Deadly doings at Flinders’ NAIDOC week

From heart health to deadly dancing, Flinders University’s Student Association is gearing up for a mega-celebration of Aboriginal and Torres Strait Islander culture through its own special NAIDOC Week.

Typically celebrated in the first week of July, at Flinders University NAIDOC is held from 28-31 August – a time when students have returned from their mid-year break and can immerse themselves in this important cultural event.

NAIDOC is an opportunity for Australians from all walks of life to join with Aboriginal and Torres Strait Islander peoples to celebrate their rich and enduring history, culture and achievements.

The packed program will get underway with a flag raising ceremony at 10am at the front of the Registry Building on 28 August, followed during the day by a series of engaging panel discussions on a range of highly relevant Indigenous topics from the power of languages to analysis of the 50 years since the referendum.

Aboriginal and Torres Strait Islander dancing will have the campus energised, along with a free BBQ and stalls on Tuesday 29 and Wednesday 30 at The Hub.

Mr Jayme Bennetts, cardiothoracic surgeon, and cardiologist Dr Phil Tideman will deliver an Indigenous Heart Health Talk at the Health Sciences Lecture Theatre Complex on Tuesday 29 at 6.30pm.

Echoing the theme of this year’s NAIDOC Week, there will be a Poetry Slam on the subject ‘Our Language Matters’. To be held in the University’s Tavern from 6pm on Thursday 31, the Poetry Slam features book prizes donated by Magabala Books and Wakefield Press.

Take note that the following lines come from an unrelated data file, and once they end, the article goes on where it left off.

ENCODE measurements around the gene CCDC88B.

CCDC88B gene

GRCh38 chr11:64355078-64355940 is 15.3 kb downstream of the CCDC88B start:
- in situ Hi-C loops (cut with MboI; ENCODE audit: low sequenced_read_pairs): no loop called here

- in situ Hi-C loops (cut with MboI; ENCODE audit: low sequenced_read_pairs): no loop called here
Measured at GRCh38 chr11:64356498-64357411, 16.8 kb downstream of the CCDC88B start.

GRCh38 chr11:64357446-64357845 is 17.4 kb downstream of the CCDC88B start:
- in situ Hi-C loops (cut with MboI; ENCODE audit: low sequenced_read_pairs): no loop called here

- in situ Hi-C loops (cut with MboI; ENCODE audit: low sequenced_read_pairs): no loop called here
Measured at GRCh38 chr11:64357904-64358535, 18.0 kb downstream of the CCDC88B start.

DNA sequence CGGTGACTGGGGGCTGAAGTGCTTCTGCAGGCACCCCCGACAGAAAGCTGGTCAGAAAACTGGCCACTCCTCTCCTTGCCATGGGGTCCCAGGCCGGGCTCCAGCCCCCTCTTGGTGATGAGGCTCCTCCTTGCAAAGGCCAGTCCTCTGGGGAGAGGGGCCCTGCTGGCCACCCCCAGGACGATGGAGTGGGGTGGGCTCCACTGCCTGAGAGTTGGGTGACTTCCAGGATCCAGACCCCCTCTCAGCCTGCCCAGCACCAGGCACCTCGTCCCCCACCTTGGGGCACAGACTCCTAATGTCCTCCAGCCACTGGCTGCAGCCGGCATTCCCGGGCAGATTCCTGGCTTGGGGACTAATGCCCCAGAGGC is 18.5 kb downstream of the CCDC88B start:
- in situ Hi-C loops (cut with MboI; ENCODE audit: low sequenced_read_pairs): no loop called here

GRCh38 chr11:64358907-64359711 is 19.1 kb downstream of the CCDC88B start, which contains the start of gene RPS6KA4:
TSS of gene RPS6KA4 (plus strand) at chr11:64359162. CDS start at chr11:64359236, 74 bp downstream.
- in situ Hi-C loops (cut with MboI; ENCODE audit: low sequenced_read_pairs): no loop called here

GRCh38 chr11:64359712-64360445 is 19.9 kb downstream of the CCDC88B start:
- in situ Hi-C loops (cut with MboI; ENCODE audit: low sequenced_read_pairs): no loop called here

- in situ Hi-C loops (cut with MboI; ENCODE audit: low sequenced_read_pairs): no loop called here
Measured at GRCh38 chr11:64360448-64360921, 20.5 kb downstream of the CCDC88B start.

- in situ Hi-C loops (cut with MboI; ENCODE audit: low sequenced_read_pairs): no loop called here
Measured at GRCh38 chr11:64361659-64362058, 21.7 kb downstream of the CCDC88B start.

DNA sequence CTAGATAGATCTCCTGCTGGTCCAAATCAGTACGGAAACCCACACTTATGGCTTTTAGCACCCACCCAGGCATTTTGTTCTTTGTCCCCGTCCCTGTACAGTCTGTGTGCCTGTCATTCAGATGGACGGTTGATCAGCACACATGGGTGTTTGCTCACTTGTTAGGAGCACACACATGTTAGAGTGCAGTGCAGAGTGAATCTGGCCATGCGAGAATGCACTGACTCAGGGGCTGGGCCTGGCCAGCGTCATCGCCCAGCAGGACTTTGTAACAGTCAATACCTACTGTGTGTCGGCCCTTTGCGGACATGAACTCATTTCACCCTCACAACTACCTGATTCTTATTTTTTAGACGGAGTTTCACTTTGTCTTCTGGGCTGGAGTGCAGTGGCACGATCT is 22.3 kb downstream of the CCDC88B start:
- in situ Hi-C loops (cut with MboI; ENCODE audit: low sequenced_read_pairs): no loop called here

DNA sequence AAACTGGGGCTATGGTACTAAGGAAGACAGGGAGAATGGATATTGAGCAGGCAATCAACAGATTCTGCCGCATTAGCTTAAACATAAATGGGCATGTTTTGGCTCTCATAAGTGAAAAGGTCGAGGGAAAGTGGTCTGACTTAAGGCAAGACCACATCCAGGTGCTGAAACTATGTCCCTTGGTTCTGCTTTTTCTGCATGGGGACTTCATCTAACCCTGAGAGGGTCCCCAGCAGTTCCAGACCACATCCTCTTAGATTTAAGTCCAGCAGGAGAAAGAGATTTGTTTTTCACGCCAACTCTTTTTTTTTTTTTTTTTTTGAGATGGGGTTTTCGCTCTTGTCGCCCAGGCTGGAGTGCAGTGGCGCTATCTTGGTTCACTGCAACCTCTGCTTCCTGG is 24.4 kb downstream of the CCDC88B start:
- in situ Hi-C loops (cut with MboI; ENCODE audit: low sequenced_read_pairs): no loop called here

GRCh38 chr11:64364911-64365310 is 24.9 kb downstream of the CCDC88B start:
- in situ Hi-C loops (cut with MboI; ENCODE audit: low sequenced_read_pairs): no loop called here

Vocal chords will be in full flight during Karaoke at the Tavern from 6pm on Wednesday 30 and there is a Movie Day being screened in The Plaza on Thursday 30. Featuring are fierce flicks like ‘Deadly Yarns’ and ‘The Sapphires’.

Elizabeth Close and Kunyi McInerney are the Artists in Residence at The Hub over the four-day celebrations this year and their contemporary and traditional Aboriginal artworks will be on display.

Taking the lead in bringing together the Flinders NAIDOC Week celebrations is Yaritji Green, the Flinders University Student Association (FUSA) Indigenous Officer.

“Flinders NAIDOC celebrations was created out of ‘Anything is possible’ and ‘Let’s just give it a go’.  I got the Indigenous Officer’s gig with just over two months to spin something out of air.  What people see at these celebrations is the support of the Non-Indigenous, and the Aboriginal and Torres Strait Islander community helping me achieve the insurmountable,” said Ms Green.

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